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Africa / Education

How Nigerian varieties can adapt to the 21st century and compete globally

How Nigerian varieties can adapt to the 21st century and compete globally

Nigerian varieties can adapt to the 21st century and compete globally, this is why Tertiary institutions have been instructed by the National Universities Commission (NUC) to review their curriculums in order to incorporate hard, soft, and digital skill sets.

The commission stated that this would equip students and enable them to function effectively as 21st-century global citizens.

Prof. Abubakar Rasheed, the commission’s Executive Secretary, made the announcement at the 53rd convocation ceremony of the University of Lagos (UNILAG), where Prof. Folasade Ogunsola was sworn in as the 13th Vice Chancellor. He also emphasized the school’s need to collaborate with government agencies and businesses on current trends.

Dr. Chris Malachi, Rasheed’s deputy, said the university needed to focus on how students could learn and acquire relevant skills that would help them succeed in today’s highly competitive and dynamic world.

Additionally, he expressed concern regarding the development of university performance evaluation procedures over time, stating that promotions and assessments are gradually losing their order.

The head of the NUC mentioned that the intellectual space has shrunk to the point where the long-standing academic tradition is being challenged.

The fact that some professors have questionable credentials is no longer news. It is imperative that you ensure that the system of rewards is not solely based on feelings or favouritism but rather on hard work and academic credibility.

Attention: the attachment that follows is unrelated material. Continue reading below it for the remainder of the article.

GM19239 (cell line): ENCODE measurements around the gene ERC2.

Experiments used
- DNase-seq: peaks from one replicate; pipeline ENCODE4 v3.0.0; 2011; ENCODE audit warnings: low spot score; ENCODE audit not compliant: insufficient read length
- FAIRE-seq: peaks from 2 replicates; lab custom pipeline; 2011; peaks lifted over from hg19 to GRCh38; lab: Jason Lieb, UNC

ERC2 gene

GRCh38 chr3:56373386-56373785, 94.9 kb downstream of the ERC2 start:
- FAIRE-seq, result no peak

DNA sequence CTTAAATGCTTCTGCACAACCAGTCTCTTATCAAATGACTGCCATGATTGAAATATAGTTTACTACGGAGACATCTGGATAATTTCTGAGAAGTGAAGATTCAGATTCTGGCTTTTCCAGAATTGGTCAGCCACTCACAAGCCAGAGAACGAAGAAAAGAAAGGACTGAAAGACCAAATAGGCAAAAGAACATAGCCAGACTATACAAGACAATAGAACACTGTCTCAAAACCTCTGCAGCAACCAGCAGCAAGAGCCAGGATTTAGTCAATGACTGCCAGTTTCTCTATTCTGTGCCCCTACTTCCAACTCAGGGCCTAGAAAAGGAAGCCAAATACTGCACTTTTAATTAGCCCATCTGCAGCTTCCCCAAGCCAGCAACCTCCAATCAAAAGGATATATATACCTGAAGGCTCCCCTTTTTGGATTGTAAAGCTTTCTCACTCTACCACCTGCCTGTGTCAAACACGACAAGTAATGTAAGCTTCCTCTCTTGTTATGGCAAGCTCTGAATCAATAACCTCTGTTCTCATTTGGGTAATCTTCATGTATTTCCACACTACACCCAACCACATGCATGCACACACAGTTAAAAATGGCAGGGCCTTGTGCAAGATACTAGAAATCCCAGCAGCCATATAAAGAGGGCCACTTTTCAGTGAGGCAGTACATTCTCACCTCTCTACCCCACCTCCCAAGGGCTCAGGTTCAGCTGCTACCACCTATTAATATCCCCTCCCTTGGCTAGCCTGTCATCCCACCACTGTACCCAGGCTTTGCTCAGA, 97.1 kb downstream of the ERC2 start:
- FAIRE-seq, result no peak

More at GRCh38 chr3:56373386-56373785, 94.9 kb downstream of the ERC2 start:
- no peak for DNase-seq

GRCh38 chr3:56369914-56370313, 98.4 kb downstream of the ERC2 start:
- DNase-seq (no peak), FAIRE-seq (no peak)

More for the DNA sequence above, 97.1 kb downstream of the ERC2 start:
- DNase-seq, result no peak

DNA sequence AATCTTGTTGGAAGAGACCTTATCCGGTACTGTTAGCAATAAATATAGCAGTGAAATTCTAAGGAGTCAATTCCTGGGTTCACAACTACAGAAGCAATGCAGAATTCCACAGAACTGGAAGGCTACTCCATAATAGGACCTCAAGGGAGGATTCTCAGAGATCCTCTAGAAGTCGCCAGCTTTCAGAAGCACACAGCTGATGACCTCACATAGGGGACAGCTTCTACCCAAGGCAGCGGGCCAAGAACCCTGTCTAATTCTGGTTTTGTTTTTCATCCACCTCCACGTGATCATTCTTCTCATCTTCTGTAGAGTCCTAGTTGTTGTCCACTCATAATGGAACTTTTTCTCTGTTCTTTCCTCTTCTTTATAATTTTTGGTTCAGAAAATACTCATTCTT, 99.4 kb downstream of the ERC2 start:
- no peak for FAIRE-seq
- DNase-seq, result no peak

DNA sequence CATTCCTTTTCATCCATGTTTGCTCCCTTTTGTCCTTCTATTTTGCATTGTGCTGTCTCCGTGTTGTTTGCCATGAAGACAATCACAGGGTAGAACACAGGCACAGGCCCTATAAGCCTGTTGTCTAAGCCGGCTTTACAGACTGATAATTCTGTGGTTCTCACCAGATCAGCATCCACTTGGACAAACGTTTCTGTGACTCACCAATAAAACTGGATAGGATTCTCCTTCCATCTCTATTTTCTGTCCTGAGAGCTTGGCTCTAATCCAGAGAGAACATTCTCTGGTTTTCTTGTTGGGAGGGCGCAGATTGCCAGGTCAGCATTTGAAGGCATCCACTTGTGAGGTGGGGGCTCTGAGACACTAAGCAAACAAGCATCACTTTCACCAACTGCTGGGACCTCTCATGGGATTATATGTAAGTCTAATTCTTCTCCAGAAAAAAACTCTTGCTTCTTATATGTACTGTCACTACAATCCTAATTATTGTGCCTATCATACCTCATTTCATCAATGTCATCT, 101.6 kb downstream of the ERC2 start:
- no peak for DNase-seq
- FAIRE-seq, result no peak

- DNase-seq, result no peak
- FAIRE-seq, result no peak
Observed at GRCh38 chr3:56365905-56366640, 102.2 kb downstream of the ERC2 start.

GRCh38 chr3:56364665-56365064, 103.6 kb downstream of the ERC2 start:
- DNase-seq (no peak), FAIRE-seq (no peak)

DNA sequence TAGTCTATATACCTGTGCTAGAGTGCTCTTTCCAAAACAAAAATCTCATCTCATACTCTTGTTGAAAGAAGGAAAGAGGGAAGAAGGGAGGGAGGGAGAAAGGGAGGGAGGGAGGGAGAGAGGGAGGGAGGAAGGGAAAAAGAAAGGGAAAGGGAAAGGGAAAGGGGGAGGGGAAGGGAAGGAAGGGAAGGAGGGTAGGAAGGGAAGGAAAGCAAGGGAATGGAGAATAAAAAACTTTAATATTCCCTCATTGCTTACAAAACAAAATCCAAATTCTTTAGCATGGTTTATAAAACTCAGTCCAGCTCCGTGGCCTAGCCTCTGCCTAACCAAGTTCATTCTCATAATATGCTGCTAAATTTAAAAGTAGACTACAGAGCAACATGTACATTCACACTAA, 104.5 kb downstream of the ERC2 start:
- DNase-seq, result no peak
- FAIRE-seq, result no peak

“Internationalization in all of its ramifications is another obstacle for any university aspiring to be one of the world’s best institutions. You must master and creatively implement all internationalization strategies for higher education in order to increase your institution’s global visibility and ranking, facilitate vibrant international collaborations, and bring in more international students and staff.

According to Rasheed, “Perhaps, the first step that should be taken in this regard would be to re-engineer the well-known University of Lagos Policy on Internationalization.”

The head of the NUC assured Ogunsola that the commission was ready to help female academics reach the highest academic, administrative, and technical cadres in the university system and to encourage and promote enrollment of more female students across all disciplines while also reminding Ogunsola of the upcoming tasks.

Rasheed continued, “We must acknowledge that there are many qualified and competent female professors and academics in our universities.” He said that many of these women are “making bold marks in various fields of academic and administrative endeavors.”

The vice chancellor stated in her address that the administration’s objective is to improve the quality of students and increase their intellectual competence for the benefit of national development and future shaping.

Ogunsola stated that stakeholders must begin to think differently and act on their promises if Nigeria’s university system is to be restored to its rightful position as a beacon of development aspirations.

Stakeholders are encouraged to accompany us on this journey. With our own distinctive flavor, let us become the knowledge and innovation hub of Africa and the world, “Ogunsola said.

Former President Olusegun Obasanjo, the new vice chancellor’s family, friends, and associates, including Chief Ajibola Ogunsola, scion of the Ogunsola family and former Chairman of Punch, were all present at the event.

 

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